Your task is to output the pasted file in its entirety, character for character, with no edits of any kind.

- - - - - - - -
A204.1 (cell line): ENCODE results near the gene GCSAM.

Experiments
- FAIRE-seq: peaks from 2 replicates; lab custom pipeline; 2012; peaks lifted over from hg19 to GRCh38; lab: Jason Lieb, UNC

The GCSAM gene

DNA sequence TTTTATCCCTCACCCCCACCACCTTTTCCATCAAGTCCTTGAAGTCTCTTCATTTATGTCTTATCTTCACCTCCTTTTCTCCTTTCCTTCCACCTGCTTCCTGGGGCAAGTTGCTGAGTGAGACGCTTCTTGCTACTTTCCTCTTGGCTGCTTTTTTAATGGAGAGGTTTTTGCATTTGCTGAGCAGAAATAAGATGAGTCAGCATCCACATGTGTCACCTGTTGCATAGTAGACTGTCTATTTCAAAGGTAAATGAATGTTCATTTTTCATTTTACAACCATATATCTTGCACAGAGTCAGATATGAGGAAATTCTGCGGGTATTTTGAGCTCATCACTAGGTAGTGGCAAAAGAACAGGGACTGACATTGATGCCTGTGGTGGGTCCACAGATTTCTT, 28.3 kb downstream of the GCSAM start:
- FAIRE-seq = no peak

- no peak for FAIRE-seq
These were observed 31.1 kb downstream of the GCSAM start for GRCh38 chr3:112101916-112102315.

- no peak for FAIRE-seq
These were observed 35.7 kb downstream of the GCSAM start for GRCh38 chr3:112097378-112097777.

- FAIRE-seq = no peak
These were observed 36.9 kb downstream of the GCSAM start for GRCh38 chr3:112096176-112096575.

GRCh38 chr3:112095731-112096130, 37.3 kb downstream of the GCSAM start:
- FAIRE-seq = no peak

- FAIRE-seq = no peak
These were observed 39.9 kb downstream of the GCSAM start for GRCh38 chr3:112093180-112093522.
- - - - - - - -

A204.1 (cell line): ENCODE results near the gene GCSAM.

Experiments
- FAIRE-seq: peaks from 2 replicates; lab custom pipeline; 2012; peaks lifted over from hg19 to GRCh38; lab: Jason Lieb, UNC

The GCSAM gene

DNA sequence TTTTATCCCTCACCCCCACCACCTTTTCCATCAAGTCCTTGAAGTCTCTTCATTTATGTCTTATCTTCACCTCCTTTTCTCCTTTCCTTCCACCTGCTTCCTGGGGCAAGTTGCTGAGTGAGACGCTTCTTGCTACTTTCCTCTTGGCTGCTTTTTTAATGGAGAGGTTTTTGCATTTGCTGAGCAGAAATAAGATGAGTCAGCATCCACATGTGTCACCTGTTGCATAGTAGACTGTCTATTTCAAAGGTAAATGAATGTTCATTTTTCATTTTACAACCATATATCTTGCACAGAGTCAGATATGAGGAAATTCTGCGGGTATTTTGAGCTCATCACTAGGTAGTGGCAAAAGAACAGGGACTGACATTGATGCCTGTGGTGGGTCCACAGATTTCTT, 28.3 kb downstream of the GCSAM start:
- FAIRE-seq = no peak

- no peak for FAIRE-seq
These were observed 31.1 kb downstream of the GCSAM start for GRCh38 chr3:112101916-112102315.

- no peak for FAIRE-seq
These were observed 35.7 kb downstream of the GCSAM start for GRCh38 chr3:112097378-112097777.

- FAIRE-seq = no peak
These were observed 36.9 kb downstream of the GCSAM start for GRCh38 chr3:112096176-112096575.

GRCh38 chr3:112095731-112096130, 37.3 kb downstream of the GCSAM start:
- FAIRE-seq = no peak

- FAIRE-seq = no peak
These were observed 39.9 kb downstream of the GCSAM start for GRCh38 chr3:112093180-112093522.